Metal Facelifts for some old Doors & a cool faucet!

We recently ran into a challenge when restoring some of the original doors for the Shealy House renovation.   After replacing the mortise locks with reproduction locks from House of Antique Hardware, we were left with some holes that needed to be addressed.  

Shealy door with lock hole.jpg

We commissioned Lee Boozer with Heritage Custom Fabrication to help us come up with a creative solution.  Lee used pieces of shiny copper and came up with a great design, but the color did not fit the house or the overall feel of the home.  

Copper Plate upright BEFORE.jpg

Jon had a great idea involving darkening the copper.  We did some research and found this GREAT product from Sculpt Nouveau.  

We watched a couple of videos and then attempted it ourselves.  We were surprised by the ease of application and amazed with the result.  In our world, we typically think it is going to be easier than it this case, it actually was!  

One of the things I love about old homes, is that you can do something like this on one door and something totally different on every other door...nothing has to be exactly the same.  In renovation and construction that is usually unacceptable, but in an old home it's called "character!"  

Shealy copper plate front bath shower.JPG

Inspired by the picture below we found on Pinterest, Lee with Heritage Custom Fabrication worked his magic once again and was able to create a replica of this door plate so that we could use during a similar Robauld challenge!

Because of Lee's patience and willingness to help, we were able to save the original 1920s front door, creating a real statement and offering some much needed curb appeal.  

Robauld Old Front Door before.JPG

An inexpensive way to save an old door and create a great conversational piece that the client loves!

Robauld Front Door and Foyer AFTER.jpg

For both projects above, after we achieved the desired look, we simply sprayed the plates with this great Minwax product to protect them.  We rely on this product for a lot of our projects!

We had such great experience with the way the door plates turned out that when one of our newest clients had a challenge with their tub faucet we decided to try the same technique.  We are renovating their 20 year old bathroom and with this time period comes those beautiful bright gold brass finishes.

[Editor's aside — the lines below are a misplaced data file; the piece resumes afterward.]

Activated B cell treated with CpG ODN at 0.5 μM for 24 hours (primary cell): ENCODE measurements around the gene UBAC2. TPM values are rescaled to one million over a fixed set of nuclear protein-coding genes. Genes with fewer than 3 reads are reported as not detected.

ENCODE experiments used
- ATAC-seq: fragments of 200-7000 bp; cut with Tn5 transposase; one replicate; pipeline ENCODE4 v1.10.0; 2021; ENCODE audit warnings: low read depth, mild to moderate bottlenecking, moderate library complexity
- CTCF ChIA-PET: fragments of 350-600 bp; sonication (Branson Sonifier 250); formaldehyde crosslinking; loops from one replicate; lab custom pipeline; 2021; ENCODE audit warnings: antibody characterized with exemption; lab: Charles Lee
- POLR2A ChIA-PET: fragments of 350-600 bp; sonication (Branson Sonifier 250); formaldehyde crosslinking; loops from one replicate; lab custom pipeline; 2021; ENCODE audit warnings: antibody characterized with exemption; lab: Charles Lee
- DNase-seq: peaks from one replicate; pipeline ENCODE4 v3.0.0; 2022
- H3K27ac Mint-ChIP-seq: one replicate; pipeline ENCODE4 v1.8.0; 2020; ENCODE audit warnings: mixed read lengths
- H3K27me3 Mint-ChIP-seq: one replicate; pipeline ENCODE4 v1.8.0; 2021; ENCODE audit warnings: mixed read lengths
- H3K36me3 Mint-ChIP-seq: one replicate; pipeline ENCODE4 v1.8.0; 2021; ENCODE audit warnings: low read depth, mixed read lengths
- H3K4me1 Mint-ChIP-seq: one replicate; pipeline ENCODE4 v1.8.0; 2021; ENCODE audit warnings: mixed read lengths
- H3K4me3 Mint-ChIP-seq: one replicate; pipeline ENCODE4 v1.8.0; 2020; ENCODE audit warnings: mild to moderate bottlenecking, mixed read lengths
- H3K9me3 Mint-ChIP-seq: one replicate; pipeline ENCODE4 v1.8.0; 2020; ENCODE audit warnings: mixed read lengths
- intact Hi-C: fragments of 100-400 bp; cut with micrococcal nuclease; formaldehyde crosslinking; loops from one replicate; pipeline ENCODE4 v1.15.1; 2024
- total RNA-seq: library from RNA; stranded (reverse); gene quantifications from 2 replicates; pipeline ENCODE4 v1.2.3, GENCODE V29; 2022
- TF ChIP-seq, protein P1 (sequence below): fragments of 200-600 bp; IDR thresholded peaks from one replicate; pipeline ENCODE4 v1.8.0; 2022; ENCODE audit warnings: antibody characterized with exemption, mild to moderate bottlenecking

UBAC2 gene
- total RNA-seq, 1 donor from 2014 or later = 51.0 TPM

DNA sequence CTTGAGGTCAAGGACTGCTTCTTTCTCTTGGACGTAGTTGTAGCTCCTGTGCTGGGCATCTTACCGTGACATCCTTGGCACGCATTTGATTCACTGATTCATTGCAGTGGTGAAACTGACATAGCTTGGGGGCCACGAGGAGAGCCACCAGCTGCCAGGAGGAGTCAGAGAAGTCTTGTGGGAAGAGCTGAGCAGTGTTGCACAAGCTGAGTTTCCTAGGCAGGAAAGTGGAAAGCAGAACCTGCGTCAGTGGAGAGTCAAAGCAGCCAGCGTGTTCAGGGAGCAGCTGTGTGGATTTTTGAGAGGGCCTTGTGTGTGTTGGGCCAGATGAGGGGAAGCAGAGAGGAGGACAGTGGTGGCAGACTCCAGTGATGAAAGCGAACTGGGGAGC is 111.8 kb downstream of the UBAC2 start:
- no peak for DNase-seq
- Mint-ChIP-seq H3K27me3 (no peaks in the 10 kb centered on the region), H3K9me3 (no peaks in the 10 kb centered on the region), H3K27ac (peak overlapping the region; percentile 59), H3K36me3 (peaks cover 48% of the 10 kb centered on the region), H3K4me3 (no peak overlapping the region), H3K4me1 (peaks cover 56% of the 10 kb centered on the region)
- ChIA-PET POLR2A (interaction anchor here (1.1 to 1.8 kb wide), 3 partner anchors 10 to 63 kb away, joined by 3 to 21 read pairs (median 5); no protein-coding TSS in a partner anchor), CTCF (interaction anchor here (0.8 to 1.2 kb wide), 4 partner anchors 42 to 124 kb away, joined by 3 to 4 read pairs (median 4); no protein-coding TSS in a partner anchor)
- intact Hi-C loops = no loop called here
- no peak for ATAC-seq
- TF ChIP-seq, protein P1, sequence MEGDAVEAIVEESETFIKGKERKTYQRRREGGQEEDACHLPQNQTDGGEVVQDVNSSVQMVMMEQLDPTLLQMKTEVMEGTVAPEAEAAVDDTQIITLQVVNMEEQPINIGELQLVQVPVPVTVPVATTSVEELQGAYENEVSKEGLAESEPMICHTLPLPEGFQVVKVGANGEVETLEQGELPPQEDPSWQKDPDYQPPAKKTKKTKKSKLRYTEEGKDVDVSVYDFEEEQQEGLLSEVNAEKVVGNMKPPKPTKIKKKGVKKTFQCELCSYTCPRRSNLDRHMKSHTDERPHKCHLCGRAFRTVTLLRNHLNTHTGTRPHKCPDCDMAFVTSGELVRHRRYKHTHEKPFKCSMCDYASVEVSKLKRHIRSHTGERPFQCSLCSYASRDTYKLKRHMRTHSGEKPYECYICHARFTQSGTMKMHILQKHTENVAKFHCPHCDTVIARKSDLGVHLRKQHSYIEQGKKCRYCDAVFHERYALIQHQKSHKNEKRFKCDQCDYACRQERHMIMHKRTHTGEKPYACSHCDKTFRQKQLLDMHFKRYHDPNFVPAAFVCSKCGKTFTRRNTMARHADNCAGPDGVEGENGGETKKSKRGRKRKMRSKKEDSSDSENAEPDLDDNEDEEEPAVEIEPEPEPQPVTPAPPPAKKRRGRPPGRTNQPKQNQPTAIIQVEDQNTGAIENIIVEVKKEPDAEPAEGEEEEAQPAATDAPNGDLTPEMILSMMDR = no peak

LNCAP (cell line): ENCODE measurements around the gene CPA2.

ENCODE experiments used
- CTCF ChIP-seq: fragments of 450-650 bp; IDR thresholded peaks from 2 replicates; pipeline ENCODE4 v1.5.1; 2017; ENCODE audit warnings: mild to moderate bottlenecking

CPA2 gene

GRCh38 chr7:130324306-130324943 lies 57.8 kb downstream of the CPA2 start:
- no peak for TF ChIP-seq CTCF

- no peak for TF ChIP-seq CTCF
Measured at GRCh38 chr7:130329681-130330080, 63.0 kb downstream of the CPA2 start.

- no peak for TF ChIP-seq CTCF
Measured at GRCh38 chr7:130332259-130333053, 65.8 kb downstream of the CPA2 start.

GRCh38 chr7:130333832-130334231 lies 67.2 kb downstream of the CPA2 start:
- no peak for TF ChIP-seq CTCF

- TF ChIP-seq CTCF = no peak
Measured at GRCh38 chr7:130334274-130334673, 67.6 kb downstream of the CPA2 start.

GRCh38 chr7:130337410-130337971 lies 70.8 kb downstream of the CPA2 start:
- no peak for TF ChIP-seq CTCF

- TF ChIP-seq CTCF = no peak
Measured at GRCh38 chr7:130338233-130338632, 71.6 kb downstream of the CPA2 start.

Guyette Tub Faucet BEFORE.jpg

The client wanted to use all oil rubbed bronze finishings in her new master bath.  We were going to simply replace this faucet, but once removed, the size of the tub spout and and knobs were an unusually large size.  We were having a hard time finding oil rubbed replacements and we needed to cover up the space where years of sun had discolored the existing cultured marble that we were hoping reuse.  Plus, we loved the size of them and thought they had so much character.  Once again, we turned to Lee with Heritage Custom Fabrication.  After sandblasting them, they immediately looked much better.  We are not 100 % sure if this is zinc, nickel or some other metal, but loved the direction it was headed.

Guyette tub faucet 2nd phase.jpg

After spraying all of the components once with the same Sculpt Nouveau product used on the door plates, this is the result.  I absolutely LOST it and the client was really impressed!!!  I am in love and if it were left up to me, this is all I would do to them short of spraying them with the poly above.  We are going to add one more coat of the Sculpt Nouveau's deep darkening spray to see if we can accomplish the desired finish to match the rest of the new faucets that have been purchased for the master bath renovation.

The finished project will be posted to 320 GUYETTE Master Bath in a few weeks.


Photography courtesy of Jordan Young,, JP Crane and Jon Crane

Shealy Foyers AFTER.JPG

Built around 1905.  

The home was in GREAT condition when we were commissioned to restore it.  We were hired because the homeowners loved the design we proposed which kept the integrity and the structure of the home.  Thanks to draftsman Greg Marcy and the creative abilities of Jon Crane and Tammy Tarbox, we did not remove or change the original room sizes and were able to produce a design that worked within the footprint of the home.  

Shealy Demo and Final Floor Plans2.jpg

The heart of the home is the kitchen.  It was originally located in the back of the house as was typical in the early 1900s.  We relocated it to the center of the home and chose to use white wood shelves with corbels throughout the kitchen and pantry.  Cabinets and corbel shelves were made by Kevin Cinamon with Darrell Neal Painting.   He and his team did an amazing job, not only on the custom inset cabinets, but also on all of the wood and trim work throughout.  They helped us maintain the original wood feel that was extremely important to our client.  Though Kevin was not very happy with our insistence on inset cabinets, they made a huge impact on the kitchen!

Working closely with Distinctive Surfaces, they helped us choose a beautiful white marble that fit the time period perfectly. 

Simple white subway tile provided by Creative Tile was used as a backsplash

Shealy kitchen backsplash CL.JPG

The client chose beautiful industrial style appliances from Wessinger Appliances in Chapin.  

Delbert and his team are wonderful to work with and we know they absolutely LOVE working with us on these old home renovations.  They never run into any surprises when they go to install within these old walls, attics and crawl spaces:)!